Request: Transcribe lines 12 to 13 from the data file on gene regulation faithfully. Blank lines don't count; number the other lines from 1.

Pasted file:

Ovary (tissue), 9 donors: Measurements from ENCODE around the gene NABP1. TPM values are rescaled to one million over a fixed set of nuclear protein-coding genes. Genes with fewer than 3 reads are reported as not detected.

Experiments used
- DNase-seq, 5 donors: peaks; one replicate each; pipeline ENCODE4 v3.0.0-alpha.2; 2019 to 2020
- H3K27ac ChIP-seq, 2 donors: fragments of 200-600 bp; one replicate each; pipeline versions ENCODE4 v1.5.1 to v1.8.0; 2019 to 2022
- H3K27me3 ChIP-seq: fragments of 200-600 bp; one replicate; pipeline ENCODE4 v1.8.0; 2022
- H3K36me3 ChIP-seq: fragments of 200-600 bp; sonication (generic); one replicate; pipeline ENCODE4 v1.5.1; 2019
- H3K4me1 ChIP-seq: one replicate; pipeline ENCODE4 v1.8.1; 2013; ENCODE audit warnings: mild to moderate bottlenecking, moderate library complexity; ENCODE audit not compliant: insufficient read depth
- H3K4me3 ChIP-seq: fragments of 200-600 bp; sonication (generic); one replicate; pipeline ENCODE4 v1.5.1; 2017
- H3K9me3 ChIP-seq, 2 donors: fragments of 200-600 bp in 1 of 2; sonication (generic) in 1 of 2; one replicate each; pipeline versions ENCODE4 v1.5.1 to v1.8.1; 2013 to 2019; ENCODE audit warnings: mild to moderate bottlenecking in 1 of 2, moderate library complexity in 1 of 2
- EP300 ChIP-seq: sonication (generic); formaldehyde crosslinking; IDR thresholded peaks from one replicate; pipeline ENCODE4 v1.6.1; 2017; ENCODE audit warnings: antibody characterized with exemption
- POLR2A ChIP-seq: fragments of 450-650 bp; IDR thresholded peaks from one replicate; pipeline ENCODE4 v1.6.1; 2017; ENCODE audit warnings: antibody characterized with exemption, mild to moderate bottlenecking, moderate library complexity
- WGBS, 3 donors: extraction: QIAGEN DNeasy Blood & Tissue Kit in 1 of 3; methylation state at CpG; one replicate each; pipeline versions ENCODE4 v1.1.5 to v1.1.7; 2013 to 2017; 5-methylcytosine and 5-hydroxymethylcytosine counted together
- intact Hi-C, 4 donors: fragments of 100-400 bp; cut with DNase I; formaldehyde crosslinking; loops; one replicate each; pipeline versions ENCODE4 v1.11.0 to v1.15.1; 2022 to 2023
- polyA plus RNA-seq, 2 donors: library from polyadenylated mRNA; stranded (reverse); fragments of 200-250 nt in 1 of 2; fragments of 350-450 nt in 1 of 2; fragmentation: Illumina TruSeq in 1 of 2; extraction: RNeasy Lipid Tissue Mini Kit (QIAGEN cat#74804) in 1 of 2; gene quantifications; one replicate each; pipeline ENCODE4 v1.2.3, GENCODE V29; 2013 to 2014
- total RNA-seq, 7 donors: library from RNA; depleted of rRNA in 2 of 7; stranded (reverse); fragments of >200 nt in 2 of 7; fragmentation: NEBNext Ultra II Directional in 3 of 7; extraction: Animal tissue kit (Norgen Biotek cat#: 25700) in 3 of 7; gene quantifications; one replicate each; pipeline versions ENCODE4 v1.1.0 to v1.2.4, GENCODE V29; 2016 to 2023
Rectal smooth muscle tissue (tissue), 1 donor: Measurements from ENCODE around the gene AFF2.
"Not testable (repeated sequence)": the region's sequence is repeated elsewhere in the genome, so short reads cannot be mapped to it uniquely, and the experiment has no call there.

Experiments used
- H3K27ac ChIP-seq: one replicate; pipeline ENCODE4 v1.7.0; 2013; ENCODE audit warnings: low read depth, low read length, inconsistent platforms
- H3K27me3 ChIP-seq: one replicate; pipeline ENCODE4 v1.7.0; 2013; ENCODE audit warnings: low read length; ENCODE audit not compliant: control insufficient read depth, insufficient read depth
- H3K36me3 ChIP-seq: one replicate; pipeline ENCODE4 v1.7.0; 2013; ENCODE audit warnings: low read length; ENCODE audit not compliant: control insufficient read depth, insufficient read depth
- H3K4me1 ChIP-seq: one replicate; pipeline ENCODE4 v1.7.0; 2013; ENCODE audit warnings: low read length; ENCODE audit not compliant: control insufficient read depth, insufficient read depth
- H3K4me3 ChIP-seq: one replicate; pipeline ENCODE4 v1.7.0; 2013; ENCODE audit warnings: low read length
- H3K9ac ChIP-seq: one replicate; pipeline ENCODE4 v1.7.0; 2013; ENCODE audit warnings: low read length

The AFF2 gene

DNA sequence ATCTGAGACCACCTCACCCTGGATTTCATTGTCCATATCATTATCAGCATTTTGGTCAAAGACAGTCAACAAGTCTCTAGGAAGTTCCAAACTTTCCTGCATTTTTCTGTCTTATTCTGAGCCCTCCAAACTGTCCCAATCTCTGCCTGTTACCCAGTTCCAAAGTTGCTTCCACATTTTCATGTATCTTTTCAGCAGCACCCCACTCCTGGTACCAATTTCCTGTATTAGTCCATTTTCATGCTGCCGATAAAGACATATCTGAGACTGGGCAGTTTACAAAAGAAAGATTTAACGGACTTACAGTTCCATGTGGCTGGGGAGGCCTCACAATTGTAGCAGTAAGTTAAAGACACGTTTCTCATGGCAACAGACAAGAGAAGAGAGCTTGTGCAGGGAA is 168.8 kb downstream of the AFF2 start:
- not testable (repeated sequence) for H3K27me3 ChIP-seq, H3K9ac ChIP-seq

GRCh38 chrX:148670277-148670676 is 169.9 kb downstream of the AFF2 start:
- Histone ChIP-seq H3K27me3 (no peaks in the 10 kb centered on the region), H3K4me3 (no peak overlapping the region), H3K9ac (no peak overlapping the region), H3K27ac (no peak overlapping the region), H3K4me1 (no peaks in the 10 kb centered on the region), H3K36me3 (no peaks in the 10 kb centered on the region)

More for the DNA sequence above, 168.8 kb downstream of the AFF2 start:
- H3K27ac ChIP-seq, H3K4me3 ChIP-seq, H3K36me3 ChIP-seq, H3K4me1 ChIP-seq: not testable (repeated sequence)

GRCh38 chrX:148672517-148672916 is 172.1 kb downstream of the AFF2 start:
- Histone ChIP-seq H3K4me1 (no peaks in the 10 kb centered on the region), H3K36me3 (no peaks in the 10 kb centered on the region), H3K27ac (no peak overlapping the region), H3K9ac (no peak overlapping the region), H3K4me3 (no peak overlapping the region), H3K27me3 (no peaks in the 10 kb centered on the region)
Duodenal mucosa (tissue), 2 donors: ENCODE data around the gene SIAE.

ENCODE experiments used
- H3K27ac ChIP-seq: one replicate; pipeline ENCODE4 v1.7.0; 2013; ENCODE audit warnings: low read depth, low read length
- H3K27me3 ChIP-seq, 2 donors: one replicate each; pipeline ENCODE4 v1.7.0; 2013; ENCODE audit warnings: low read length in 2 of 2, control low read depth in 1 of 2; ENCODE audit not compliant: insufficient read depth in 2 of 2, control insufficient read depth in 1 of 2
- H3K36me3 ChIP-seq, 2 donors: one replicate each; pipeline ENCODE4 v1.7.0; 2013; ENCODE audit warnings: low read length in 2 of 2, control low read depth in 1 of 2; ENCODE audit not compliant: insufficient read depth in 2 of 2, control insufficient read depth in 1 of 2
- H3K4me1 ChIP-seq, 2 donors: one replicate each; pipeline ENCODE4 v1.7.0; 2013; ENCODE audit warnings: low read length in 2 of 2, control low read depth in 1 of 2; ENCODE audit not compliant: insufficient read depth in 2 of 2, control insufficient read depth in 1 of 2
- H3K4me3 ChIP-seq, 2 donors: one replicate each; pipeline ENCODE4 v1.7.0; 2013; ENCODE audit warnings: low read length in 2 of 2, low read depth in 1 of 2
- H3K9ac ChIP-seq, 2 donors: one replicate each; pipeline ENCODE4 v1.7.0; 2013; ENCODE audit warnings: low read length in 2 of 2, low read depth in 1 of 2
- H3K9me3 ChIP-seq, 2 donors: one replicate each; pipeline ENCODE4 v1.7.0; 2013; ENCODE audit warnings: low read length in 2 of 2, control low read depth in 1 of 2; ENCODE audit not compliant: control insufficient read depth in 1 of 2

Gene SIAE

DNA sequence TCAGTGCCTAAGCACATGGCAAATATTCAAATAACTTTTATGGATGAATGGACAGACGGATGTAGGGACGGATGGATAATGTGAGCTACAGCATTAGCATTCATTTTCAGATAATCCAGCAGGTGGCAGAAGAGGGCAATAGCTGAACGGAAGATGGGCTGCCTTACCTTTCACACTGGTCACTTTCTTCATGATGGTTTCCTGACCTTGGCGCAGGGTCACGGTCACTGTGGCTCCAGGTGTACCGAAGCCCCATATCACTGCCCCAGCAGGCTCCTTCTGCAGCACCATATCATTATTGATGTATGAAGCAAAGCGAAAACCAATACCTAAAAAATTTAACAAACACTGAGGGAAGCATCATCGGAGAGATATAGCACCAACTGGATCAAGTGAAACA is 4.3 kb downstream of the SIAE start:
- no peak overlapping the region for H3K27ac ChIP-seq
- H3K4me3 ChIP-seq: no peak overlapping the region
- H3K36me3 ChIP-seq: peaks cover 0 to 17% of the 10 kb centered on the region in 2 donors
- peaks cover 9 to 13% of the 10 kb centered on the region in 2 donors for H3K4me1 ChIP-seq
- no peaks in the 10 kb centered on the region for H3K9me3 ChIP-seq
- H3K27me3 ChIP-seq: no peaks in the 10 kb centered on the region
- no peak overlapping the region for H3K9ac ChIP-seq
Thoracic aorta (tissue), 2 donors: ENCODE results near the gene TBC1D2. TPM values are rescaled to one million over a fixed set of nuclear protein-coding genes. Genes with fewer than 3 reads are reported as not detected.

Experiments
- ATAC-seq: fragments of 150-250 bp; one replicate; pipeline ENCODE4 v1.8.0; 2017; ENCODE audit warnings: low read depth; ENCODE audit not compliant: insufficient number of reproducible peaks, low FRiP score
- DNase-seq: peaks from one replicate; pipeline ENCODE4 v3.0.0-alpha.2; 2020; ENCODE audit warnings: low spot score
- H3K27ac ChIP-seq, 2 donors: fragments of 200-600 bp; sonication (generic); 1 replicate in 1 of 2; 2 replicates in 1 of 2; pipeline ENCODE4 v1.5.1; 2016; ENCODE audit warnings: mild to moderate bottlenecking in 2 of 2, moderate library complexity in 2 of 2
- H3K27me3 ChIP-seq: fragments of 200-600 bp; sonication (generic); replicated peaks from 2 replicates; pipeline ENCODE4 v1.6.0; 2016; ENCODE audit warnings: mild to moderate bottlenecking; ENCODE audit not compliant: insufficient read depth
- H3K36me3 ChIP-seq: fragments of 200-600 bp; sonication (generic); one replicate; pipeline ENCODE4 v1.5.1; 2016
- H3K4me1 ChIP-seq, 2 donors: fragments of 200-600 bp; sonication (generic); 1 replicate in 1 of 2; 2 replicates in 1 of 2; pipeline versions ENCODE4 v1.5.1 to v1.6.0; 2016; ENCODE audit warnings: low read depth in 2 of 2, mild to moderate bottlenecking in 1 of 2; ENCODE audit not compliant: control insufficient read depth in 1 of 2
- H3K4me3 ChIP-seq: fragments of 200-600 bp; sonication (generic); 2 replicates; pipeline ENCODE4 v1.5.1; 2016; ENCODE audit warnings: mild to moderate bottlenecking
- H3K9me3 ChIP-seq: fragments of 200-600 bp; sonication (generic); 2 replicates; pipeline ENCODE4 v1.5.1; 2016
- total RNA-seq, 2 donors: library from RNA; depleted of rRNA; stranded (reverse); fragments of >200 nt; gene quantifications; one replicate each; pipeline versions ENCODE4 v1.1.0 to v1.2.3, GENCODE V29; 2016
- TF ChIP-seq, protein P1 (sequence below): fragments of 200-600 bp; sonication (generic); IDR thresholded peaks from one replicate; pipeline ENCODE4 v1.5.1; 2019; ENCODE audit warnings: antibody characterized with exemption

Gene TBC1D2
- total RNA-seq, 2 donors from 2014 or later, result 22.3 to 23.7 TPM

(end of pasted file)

- WGBS, 3 donors: extraction: QIAGEN DNeasy Blood & Tissue Kit in 1 of 3; methylation state at CpG; one replicate each; pipeline versions ENCODE4 v1.1.5 to v1.1.7; 2013 to 2017; 5-methylcytosine and 5-hydroxymethylcytosine counted together
- intact Hi-C, 4 donors: fragments of 100-400 bp; cut with DNase I; formaldehyde crosslinking; loops; one replicate each; pipeline versions ENCODE4 v1.11.0 to v1.15.1; 2022 to 2023